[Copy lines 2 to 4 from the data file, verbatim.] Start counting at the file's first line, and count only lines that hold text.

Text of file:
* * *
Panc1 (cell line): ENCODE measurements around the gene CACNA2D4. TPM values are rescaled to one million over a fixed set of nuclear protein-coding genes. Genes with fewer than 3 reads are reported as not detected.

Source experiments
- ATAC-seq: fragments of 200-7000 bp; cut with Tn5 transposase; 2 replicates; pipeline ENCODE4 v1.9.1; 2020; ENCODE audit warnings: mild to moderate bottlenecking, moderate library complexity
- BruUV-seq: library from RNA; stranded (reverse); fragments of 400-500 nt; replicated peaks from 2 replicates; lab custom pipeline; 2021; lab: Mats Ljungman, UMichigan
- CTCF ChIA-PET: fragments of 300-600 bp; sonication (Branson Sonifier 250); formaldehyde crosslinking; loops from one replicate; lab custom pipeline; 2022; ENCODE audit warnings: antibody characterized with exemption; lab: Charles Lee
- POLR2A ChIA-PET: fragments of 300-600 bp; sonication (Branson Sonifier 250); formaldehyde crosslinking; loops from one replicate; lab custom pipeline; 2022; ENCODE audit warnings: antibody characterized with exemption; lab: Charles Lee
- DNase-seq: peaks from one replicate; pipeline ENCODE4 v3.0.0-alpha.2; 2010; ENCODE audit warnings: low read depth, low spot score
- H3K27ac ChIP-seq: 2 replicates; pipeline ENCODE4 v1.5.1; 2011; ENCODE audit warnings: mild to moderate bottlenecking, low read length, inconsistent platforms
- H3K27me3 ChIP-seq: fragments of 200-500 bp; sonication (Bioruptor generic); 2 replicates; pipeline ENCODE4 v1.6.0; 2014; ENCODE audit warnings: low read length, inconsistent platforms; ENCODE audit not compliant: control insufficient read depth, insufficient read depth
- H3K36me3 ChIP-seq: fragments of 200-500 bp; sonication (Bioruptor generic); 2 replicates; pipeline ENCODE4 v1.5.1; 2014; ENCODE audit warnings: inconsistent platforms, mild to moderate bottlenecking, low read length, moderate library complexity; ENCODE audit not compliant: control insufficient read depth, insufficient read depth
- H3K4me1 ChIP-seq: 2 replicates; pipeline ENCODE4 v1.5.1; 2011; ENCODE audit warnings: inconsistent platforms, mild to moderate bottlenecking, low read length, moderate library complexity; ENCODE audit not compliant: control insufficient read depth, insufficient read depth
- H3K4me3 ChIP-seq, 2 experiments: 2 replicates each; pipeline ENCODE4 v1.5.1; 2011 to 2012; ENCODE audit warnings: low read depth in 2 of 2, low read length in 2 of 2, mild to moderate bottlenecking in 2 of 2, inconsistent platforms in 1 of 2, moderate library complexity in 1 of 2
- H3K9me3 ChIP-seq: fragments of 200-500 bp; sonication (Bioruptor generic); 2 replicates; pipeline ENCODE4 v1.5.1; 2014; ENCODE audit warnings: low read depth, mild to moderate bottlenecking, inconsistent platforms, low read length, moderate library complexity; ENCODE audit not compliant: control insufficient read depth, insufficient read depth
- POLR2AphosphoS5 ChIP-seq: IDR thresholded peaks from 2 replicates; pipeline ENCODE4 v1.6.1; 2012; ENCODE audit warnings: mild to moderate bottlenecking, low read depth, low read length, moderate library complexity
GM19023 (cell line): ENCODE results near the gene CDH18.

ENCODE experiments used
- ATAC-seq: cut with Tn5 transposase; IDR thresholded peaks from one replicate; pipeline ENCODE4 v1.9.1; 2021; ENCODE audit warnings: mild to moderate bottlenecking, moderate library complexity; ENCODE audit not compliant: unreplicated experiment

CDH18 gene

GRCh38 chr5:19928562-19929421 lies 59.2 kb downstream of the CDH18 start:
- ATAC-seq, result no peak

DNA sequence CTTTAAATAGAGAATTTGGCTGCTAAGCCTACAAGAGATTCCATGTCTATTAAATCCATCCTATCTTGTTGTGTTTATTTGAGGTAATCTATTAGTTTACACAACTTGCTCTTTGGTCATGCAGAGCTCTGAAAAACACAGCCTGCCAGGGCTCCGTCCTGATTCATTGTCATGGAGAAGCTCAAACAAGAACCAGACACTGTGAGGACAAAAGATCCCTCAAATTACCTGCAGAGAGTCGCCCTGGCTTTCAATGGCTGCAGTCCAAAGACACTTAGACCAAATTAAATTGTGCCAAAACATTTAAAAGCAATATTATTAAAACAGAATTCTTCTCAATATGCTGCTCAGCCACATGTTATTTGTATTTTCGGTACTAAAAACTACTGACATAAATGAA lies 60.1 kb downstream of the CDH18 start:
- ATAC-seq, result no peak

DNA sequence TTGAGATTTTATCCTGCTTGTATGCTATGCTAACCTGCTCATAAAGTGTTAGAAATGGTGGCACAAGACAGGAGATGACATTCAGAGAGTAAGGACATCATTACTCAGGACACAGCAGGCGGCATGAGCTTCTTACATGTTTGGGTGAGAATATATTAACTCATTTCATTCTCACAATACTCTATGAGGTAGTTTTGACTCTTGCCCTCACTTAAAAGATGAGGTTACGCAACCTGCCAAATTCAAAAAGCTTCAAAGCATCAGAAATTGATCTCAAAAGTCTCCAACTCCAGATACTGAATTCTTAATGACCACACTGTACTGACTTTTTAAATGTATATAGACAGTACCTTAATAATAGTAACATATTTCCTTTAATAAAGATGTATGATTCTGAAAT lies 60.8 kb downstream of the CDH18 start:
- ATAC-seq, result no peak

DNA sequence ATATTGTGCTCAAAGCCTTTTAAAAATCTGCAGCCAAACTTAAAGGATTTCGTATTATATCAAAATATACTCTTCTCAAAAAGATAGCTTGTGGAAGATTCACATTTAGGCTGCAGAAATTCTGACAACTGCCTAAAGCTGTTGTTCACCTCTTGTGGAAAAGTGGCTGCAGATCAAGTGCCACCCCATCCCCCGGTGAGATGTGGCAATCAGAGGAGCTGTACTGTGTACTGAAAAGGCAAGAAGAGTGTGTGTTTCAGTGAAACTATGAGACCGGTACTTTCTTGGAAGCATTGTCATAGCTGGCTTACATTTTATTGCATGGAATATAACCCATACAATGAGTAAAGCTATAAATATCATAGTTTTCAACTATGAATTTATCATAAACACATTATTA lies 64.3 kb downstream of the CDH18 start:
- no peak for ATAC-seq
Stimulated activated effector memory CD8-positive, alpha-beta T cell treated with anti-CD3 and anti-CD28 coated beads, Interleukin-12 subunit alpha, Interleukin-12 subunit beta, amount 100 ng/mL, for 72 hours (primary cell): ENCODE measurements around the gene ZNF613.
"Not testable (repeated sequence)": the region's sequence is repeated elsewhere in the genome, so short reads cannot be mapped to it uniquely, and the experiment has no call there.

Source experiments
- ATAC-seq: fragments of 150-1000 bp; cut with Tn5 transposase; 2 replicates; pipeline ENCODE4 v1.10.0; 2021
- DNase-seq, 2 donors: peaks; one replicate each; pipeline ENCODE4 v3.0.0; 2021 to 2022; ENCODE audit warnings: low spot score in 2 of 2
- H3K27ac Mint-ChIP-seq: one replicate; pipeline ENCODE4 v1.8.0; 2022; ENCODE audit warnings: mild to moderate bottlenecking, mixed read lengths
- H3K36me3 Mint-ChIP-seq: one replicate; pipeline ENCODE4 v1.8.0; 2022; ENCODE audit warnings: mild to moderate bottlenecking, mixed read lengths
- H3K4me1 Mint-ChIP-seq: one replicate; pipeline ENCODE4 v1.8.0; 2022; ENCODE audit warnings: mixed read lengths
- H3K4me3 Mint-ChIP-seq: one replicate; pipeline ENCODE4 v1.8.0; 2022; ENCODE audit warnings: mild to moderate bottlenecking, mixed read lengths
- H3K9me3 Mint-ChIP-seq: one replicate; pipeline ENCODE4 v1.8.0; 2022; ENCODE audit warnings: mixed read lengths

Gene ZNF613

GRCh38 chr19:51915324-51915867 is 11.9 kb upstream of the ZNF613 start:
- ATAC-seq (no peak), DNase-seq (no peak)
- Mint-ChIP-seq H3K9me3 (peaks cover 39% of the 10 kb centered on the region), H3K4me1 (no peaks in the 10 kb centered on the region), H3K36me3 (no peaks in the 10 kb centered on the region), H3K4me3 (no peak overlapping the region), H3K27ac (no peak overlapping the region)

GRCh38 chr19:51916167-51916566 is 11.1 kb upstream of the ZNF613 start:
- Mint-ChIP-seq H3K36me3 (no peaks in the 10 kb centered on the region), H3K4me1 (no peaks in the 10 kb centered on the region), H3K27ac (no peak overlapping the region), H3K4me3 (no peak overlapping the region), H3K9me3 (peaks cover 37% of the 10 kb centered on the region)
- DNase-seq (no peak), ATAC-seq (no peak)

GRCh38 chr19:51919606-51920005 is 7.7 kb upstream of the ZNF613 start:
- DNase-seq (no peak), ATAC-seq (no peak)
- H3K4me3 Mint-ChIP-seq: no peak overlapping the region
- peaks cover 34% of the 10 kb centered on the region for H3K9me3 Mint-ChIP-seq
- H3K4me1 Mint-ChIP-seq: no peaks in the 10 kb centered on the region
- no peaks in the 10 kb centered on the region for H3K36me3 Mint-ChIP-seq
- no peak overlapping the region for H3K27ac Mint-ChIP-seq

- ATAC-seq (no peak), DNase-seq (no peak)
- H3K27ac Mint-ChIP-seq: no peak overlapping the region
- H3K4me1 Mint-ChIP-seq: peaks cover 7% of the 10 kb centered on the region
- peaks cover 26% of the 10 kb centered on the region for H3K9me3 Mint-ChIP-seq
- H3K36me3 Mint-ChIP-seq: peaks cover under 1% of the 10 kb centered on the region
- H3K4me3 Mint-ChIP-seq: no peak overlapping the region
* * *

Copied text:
Source experiments
- ATAC-seq: fragments of 200-7000 bp; cut with Tn5 transposase; 2 replicates; pipeline ENCODE4 v1.9.1; 2020; ENCODE audit warnings: mild to moderate bottlenecking, moderate library complexity
- BruUV-seq: library from RNA; stranded (reverse); fragments of 400-500 nt; replicated peaks from 2 replicates; lab custom pipeline; 2021; lab: Mats Ljungman, UMichigan